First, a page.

Leah Kent, a 40-year-old single mother of five children, knew something was terribly wrong with her baby, Luke. He had an extremely large abdomen and his development was far behind her four older children. At 5 months of age, he couldn’t hold his neck and head up when she held him.
In December 2008, Luke’s pediatrician referred him to Bruce Barshop, M.D., Ph.D., director of Metabolic Genetics at Rady Children’s Hospital-San Diego. Dr. Barshop suspected Luke had an inherited disease called Glycogen Storage Disease type IV (GSD-IV), a disease that destroys the liver and is usually fatal by age 5.
There are several forms of GSD, but all patients have an absence or deficiency of one of the enzymes responsible for making or breaking down glycogen, a main energy source for the body. Dr. Barshop sees 10 or more children a year with type I, II and III GSD, but Luke is the only child with type IV in San Diego. The overall frequency for all forms of Glycogen Storage Disease is approximately one in 20,000-25,000 live births.
“We had to do a liver biopsy to diagnose GSD,” Dr. Barshop explained. “From the biopsy, it was clear he was storing carbohydrates, and I was pretty sure it was type IV GSD because he didn’t have the features of other types in his blood chemistry.”
Because the liver sample had to be sent for enzyme testing, it took until March 2009 to confirm Luke’s diagnosis — and the clock was ticking.
“This is a progressive disease that ends with liver failure,” Dr. Barshop said. “We put him on a deceased donor liver transplant waiting list right away.”
Leah and Luke’s father, Stuart Witt, were devastated by the diagnosis. They also learned they both have a recessive gene that caused their son’s disease.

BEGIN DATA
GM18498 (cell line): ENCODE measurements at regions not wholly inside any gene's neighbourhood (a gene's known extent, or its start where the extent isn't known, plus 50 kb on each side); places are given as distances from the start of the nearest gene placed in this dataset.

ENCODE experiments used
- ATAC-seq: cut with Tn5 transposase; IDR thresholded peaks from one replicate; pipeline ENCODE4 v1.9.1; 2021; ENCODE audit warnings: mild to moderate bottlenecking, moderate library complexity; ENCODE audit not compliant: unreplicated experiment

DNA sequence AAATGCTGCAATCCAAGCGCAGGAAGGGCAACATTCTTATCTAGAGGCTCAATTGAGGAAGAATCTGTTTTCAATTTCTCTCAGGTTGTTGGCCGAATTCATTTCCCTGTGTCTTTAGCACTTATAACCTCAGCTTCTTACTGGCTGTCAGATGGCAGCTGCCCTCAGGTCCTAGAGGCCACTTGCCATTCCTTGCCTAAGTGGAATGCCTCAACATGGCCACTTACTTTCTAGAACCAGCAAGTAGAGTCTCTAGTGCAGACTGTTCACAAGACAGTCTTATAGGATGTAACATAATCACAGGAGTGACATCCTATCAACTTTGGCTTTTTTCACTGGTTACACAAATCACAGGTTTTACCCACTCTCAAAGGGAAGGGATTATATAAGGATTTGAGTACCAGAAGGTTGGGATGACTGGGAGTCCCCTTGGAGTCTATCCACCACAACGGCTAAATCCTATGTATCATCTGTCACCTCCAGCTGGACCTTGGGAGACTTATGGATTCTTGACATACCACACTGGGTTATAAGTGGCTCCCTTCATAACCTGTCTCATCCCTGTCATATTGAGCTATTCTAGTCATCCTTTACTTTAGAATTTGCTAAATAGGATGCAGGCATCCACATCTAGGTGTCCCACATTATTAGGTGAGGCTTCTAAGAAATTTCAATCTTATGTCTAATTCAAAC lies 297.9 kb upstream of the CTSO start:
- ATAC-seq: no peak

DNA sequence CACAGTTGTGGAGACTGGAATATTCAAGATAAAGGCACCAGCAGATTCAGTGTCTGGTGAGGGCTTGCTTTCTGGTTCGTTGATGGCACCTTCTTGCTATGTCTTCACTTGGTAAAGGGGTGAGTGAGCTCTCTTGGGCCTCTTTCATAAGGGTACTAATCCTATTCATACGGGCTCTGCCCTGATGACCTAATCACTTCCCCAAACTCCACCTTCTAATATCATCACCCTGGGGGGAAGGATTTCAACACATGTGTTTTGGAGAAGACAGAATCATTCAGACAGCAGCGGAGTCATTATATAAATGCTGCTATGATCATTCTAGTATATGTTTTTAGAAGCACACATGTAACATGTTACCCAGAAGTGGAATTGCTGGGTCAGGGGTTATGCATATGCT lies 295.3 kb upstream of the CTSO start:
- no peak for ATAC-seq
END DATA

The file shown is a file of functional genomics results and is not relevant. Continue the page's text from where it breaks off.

Leah credits Keith Vaux, M.D., a Rady Children’s birth defects and pediatric hospital medicine specialist, for getting Luke placed in Rady Children’s Bernardy Center for Medically Fragile Children — and keeping him alive prior to the transplant.
“Luke was very ill and they were afraid he would have seizures,” she said. “They didn’t know what to expect medically because this disease is so rare. His liver was several times the normal size for a child his age.”
Dr. Barshop said Luke deteriorated very quickly and they knew he would die without a transplant. Fortunately, Leah’s liver was compatible to Luke’s blood type so she could donate a part of hers.
Immediately after determining the compatibility, a surgical team was formed, including Ajai Khanna, M.D., Ph.D., program director of the Solid Organ Transplant Program at Rady Children’s, and Karen Kling, M.D., a Rady Children’s pediatric solid organ transplant surgeon. On July 27, 2009, Leah and Luke were operated on simultaneously, with Dr. Khanna and Dr. Kling operating on Luke, and Marquis Hart, M.D., a former University of California, San Diego (UC San Diego) transplant surgeon, operating on Leah. Leah’s surgery took about three hours and Luke’s was eight hours long.
“The last time I saw Luke before the surgery his skin was turning black from liver failure,” Leah said. “But when I woke up from the transplant, he was pink again like a normal, healthy child — it was so amazing.”
Luke did, however, have one complication after the transplant. “He had a blockage in his blood vessel and we had to take him back to the operating room to fix it, but we picked it up early and fixed it quickly,” Dr. Khanna said.
Rady Children’s Solid Organ Transplant Program, which was brought to Rady Children’s by UC San Diego in 2001, is one of the top-rated programs of its kind in the country. To date, Dr. Khanna and his team have performed more than 80 kidney and 50 liver transplants.
“I believe it is the state-of-the-art facilities at the Hospital, a multidisciplinary team of specialists, pediatricians, physicians in other disciplines and the wonderful working nursing staff who cares for patients coupled with a committed administration that makes this a top-notch system,” Dr. Khanna said.
Luke turned 2 on August 3 this year and is a happy little boy, even though he has to take medicine every day to prevent rejection of his new liver. He also can’t go out in crowded places because of his susceptibility to germs but, other than that, he is developing normally.
“I can’t say enough about the entire metabolic and GI teams — they were outstanding,” Leah said. “And of course there is the Transplant Team and all the wonderful doctors and nurses that cared for both of us after the transplant.”
Said Dr. Khanna, “Mom came forward and saved her own son by sacrificing some of her own liver — that’s a phenomenal commitment to her baby.”
Dr. Barshop is doing clinical research on GSD at Rady Children’s. Additionally, Luke’s case will be written up as a case study to be published in a national medical journal.
The San Diego Union-Tribune Kids’ Newsday, October 2010